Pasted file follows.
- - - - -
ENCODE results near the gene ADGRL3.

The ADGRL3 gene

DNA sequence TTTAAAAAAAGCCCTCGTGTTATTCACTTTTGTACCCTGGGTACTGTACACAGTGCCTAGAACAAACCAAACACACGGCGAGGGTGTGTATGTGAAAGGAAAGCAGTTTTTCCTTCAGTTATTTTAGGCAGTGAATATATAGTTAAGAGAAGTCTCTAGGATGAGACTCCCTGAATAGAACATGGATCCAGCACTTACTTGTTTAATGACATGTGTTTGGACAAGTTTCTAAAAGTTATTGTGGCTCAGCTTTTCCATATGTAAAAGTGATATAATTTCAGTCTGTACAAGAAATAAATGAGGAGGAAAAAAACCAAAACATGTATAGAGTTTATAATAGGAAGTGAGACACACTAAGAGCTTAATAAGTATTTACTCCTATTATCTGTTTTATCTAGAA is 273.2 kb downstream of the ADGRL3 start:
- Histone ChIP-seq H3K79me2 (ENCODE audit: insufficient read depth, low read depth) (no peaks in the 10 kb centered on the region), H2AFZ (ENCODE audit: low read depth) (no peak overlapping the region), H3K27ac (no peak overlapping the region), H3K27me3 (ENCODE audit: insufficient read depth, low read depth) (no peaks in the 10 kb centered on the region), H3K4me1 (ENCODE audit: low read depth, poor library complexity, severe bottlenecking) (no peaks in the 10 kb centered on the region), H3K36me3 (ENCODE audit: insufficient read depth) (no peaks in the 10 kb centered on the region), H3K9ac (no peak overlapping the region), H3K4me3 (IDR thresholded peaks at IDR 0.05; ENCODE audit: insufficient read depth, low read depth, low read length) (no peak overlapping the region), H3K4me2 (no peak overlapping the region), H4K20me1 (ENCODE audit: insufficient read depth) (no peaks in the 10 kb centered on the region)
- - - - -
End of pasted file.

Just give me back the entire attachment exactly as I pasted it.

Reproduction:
ENCODE results near the gene ADGRL3.

The ADGRL3 gene

DNA sequence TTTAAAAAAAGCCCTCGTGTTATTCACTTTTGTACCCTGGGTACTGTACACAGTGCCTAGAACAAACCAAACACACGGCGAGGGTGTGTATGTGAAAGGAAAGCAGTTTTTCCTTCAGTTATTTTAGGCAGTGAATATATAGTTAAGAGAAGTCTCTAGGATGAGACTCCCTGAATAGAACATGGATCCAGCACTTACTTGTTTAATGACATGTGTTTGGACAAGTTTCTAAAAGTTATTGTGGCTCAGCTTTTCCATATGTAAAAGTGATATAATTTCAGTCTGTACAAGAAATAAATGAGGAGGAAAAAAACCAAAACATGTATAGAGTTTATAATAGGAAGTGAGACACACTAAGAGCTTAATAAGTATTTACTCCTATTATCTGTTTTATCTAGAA is 273.2 kb downstream of the ADGRL3 start:
- Histone ChIP-seq H3K79me2 (ENCODE audit: insufficient read depth, low read depth) (no peaks in the 10 kb centered on the region), H2AFZ (ENCODE audit: low read depth) (no peak overlapping the region), H3K27ac (no peak overlapping the region), H3K27me3 (ENCODE audit: insufficient read depth, low read depth) (no peaks in the 10 kb centered on the region), H3K4me1 (ENCODE audit: low read depth, poor library complexity, severe bottlenecking) (no peaks in the 10 kb centered on the region), H3K36me3 (ENCODE audit: insufficient read depth) (no peaks in the 10 kb centered on the region), H3K9ac (no peak overlapping the region), H3K4me3 (IDR thresholded peaks at IDR 0.05; ENCODE audit: insufficient read depth, low read depth, low read length) (no peak overlapping the region), H3K4me2 (no peak overlapping the region), H4K20me1 (ENCODE audit: insufficient read depth) (no peaks in the 10 kb centered on the region)